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Title: Can dynamic network modelling be used to identify adaptive microbiomes?

In recent times, interest has grown in understanding how microbiomes – the collection of microorganisms in a specific environment – influence the survivability or fitness of their plant and animal hosts. The profound diversity of bacterial and fungal species found in certain environments, such as soil, provides a large pool of potential microbial partners that can interact in ways that reveal patterns of associations linking host–microbiome traits developed over time. However, most microbiome sequence data are reported as a community fingerprint, without analysis of interaction networks across microbial taxa through time.

To address this knowledge gap, more robust tools are needed to account for microbiome dynamics that could signal a beneficial change to a plant or animal host. In this paper, we discuss applying mathematical tools, such as dynamic network modelling, which involves the use of longitudinal data to study system dynamics and microbiomes that identify potential alterations in microbial communities over time in response to an environmental change. In addition, we discuss the potential challenges and pitfalls of these methodologies, such as handling large amounts of sequencing data and accounting for random processes that influence community dynamics, as well as potential ways to address them.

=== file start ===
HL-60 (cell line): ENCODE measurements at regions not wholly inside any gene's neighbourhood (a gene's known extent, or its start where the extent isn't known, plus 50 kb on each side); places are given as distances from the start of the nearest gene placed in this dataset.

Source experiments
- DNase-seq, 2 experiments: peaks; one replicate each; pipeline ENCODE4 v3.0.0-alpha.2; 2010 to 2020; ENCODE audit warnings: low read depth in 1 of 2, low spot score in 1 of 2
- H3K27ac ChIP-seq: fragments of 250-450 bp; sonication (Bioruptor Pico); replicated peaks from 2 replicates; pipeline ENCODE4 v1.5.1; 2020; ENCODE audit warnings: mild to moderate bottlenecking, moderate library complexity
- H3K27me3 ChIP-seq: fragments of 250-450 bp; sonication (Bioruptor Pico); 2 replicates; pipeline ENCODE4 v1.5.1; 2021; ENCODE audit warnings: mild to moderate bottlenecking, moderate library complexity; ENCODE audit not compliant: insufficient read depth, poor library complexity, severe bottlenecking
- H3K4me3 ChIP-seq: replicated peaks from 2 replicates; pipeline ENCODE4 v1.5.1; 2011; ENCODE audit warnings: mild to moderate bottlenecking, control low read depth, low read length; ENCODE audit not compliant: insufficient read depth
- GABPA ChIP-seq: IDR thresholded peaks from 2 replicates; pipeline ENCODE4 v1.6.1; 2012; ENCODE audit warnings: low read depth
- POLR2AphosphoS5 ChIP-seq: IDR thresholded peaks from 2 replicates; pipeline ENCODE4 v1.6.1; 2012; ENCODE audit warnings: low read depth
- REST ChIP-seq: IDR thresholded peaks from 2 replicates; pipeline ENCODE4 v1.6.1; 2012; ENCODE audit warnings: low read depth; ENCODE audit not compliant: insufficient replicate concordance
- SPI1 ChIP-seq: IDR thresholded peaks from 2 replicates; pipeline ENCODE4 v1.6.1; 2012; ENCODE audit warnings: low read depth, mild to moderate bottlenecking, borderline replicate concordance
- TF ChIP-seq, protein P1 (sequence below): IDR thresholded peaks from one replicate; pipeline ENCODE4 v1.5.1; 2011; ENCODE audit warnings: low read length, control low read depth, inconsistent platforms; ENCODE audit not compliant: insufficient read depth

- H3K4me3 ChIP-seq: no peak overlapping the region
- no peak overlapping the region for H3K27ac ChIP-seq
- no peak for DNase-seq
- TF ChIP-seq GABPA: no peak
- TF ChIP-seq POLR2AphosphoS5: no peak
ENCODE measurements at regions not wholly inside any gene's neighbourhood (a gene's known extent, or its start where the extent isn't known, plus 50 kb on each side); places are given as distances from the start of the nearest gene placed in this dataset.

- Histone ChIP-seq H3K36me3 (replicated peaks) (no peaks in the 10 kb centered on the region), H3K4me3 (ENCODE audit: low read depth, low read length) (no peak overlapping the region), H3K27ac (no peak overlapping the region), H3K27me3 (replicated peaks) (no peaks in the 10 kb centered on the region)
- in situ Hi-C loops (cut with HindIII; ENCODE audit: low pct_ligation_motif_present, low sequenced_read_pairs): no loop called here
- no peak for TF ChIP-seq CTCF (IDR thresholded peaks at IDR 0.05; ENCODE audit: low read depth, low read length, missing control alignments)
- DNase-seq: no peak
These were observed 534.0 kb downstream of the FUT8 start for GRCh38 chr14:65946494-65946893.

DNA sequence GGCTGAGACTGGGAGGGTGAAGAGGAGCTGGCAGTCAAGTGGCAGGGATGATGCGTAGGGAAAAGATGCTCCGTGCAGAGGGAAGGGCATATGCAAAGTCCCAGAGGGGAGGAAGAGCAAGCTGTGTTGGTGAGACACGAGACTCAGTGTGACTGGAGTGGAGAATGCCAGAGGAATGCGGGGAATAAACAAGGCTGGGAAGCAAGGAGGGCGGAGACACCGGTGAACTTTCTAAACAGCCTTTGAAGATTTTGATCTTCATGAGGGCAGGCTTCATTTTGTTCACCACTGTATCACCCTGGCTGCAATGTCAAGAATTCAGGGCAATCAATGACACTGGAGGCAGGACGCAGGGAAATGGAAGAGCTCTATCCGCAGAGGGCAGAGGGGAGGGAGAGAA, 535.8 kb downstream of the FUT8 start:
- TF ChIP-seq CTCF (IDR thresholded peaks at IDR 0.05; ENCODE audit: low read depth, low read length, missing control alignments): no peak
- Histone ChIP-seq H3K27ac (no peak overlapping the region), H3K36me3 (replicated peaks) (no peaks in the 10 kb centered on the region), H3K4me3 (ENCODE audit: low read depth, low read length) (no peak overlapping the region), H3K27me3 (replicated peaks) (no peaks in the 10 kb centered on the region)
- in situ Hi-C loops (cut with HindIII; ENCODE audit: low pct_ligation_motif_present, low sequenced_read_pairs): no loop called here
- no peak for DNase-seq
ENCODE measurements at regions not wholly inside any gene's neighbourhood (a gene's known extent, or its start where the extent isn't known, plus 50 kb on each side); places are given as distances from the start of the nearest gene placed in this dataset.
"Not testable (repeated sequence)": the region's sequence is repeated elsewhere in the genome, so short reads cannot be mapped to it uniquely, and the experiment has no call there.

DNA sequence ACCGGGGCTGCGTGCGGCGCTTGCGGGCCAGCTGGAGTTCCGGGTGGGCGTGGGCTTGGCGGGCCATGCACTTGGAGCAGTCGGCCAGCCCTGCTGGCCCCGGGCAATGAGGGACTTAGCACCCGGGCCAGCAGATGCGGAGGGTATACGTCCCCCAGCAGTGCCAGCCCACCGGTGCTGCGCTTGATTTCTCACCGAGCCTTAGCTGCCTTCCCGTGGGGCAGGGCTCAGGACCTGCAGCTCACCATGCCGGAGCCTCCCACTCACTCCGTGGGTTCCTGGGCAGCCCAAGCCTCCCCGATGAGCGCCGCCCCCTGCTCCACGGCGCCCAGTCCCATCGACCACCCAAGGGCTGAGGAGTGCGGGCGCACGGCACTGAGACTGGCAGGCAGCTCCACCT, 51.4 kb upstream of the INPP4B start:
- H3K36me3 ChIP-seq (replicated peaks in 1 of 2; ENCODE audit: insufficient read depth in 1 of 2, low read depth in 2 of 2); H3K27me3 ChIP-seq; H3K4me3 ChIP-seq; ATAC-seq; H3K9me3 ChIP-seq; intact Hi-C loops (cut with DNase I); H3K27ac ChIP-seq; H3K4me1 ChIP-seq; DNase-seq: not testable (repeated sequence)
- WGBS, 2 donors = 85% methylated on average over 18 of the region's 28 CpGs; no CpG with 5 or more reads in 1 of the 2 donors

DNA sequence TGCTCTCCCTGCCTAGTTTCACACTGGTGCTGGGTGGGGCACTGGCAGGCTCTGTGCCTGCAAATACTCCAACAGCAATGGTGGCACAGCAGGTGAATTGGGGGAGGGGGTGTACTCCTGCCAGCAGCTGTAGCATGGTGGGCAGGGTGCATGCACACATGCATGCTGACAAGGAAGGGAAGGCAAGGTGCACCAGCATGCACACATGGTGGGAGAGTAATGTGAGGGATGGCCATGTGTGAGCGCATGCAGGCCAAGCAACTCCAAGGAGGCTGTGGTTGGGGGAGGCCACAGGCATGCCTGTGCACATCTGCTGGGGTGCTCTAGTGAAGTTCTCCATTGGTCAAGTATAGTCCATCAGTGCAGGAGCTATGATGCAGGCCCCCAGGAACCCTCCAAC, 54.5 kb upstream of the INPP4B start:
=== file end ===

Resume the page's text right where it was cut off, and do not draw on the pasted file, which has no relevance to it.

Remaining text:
Ultimately, we argue that components of microbial community interactions can be characterized through mathematical models to reveal insights into complex dynamics associated with a plant or animal host trait. The inclusion of interaction networks in microbiome studies could provide insights into the behaviour of complex communities in tandem with host trait modification and evolution.

A freePlain Language Summarycan be found within the Supporting Information of this article.

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Author(s) / Creator(s):
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Publisher / Repository:
Date Published:
Journal Name:
Functional Ecology
Page Range / eLocation ID:
p. 2065-2074
Medium: X
Sponsoring Org:
National Science Foundation
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